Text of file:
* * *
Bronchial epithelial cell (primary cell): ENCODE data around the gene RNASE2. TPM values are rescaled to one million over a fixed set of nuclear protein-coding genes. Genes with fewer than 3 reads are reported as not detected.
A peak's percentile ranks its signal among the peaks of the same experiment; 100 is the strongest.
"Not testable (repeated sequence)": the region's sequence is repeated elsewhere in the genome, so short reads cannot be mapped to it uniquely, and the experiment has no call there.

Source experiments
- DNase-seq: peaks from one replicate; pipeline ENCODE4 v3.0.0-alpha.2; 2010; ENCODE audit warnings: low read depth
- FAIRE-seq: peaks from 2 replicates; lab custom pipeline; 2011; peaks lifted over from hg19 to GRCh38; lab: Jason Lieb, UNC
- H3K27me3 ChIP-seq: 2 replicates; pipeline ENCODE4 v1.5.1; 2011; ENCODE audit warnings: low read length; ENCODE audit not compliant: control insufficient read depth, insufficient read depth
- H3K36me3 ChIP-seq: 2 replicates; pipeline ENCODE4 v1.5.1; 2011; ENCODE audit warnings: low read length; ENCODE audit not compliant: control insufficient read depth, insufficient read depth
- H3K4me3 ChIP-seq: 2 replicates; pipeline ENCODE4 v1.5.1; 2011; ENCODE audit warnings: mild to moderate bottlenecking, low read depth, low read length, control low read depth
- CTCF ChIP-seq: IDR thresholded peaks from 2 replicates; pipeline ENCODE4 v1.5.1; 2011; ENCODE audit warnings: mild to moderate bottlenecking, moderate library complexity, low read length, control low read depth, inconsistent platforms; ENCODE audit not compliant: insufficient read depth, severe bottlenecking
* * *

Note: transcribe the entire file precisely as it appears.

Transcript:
Bronchial epithelial cell (primary cell): ENCODE data around the gene RNASE2. TPM values are rescaled to one million over a fixed set of nuclear protein-coding genes. Genes with fewer than 3 reads are reported as not detected.
A peak's percentile ranks its signal among the peaks of the same experiment; 100 is the strongest.
"Not testable (repeated sequence)": the region's sequence is repeated elsewhere in the genome, so short reads cannot be mapped to it uniquely, and the experiment has no call there.

Source experiments
- DNase-seq: peaks from one replicate; pipeline ENCODE4 v3.0.0-alpha.2; 2010; ENCODE audit warnings: low read depth
- FAIRE-seq: peaks from 2 replicates; lab custom pipeline; 2011; peaks lifted over from hg19 to GRCh38; lab: Jason Lieb, UNC
- H3K27me3 ChIP-seq: 2 replicates; pipeline ENCODE4 v1.5.1; 2011; ENCODE audit warnings: low read length; ENCODE audit not compliant: control insufficient read depth, insufficient read depth
- H3K36me3 ChIP-seq: 2 replicates; pipeline ENCODE4 v1.5.1; 2011; ENCODE audit warnings: low read length; ENCODE audit not compliant: control insufficient read depth, insufficient read depth
- H3K4me3 ChIP-seq: 2 replicates; pipeline ENCODE4 v1.5.1; 2011; ENCODE audit warnings: mild to moderate bottlenecking, low read depth, low read length, control low read depth
- CTCF ChIP-seq: IDR thresholded peaks from 2 replicates; pipeline ENCODE4 v1.5.1; 2011; ENCODE audit warnings: mild to moderate bottlenecking, moderate library complexity, low read length, control low read depth, inconsistent platforms; ENCODE audit not compliant: insufficient read depth, severe bottlenecking